The Ministry of Justice has denied claims that lawyers will be forced to attend Crown court trials at the weekend following the publication of an open letter from members of the profession threatening boycotts of extended sitting hours.
A spokesperson for HM Courts & Tribunals Service spokesperson said the petition is ‘based on year-old information’ which was superseded by new plans published this month. ‘Under these plans there is no proposal to mandate Crown court trials on weekends, and any decision to extend the operating hours of a court would be for its independent resident judge.’
A document setting out ‘temporary operating arrangements’ proposes two models that would run alongside normal operating hours in the other courtrooms. One is a ‘blended model’ which would involve running two separate jury trials listed in one courtroom: one from 9am to 1pm and one from 2pm to 6pm.
The second is a ‘remote model’, under which sessions would be held online outside the hours of 9am-5pm. These sessions would consist of non-trial work, such as pre-trial preparation hearings, mentions, and sentencing. HMCTS has not specified whether such non-trial work could be scheduled on weekends.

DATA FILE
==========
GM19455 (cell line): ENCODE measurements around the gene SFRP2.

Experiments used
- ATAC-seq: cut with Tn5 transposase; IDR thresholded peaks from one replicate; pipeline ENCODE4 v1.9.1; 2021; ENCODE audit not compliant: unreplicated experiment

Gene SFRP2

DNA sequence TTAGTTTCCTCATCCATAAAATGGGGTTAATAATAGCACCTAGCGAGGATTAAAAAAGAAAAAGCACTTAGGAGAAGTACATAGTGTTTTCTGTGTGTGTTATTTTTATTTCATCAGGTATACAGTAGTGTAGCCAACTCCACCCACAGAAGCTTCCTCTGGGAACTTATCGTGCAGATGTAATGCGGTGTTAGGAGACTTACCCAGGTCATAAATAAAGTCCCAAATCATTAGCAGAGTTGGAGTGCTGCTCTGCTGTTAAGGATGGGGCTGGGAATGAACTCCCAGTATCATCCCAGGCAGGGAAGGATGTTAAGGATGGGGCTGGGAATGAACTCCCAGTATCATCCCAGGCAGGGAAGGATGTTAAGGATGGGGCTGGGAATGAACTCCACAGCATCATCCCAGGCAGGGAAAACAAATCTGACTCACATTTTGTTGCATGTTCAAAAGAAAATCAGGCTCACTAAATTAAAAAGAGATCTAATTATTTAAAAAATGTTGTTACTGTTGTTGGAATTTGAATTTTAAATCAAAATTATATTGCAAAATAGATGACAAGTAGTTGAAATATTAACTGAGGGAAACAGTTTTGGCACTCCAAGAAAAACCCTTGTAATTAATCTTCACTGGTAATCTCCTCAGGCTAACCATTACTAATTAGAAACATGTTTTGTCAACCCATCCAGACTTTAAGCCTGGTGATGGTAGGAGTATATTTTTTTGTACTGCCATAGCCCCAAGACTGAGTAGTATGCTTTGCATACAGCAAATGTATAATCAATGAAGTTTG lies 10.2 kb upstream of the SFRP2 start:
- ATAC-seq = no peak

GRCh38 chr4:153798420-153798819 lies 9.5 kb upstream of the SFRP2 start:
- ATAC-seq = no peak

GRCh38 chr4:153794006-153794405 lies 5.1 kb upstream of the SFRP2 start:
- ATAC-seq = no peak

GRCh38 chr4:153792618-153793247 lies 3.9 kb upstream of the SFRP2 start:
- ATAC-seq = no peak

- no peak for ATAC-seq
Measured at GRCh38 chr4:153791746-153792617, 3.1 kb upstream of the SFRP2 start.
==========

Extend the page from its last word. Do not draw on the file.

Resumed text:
Hundreds of solicitors and barristers signed an open letter to HMCTS this week, refusing to attend a ‘single court listing outside of regular court hours’. The signatories – consisting of lawyers who regularly attend the criminal courts – claim that the government has ‘overseen the obliteration’ of the profession, despite repeated warnings:
'We are expected to attend hearings during our evenings and weekends when we need to spend time with our families, and to recuperate from exhausting days and nights in courts and police stations, in order to fix a disaster which is entirely of the government’s own making. We are told to do so for no extra funds, without our representative bodies having been consulted in advance.’
The Law Society yesterday added its voice to criticism of extended hours. Society president I. Stephanie Boyce said: ‘We are not surprised to see that practitioners feel this way given how badly they have been underfunded for decades, and the additional impact of the pandemic on them and their firms.
‘A move to extended hours is likely to impose additional costs on law firms, many of which are already suffering the financial burden of the pandemic, and the further negative impact on work/life balance could make it even more difficult for firms to recruit and retain staff. This could lead to capacity shrinking once more at a time when the entire criminal justice system and those that work within it are already stretched to breaking point.’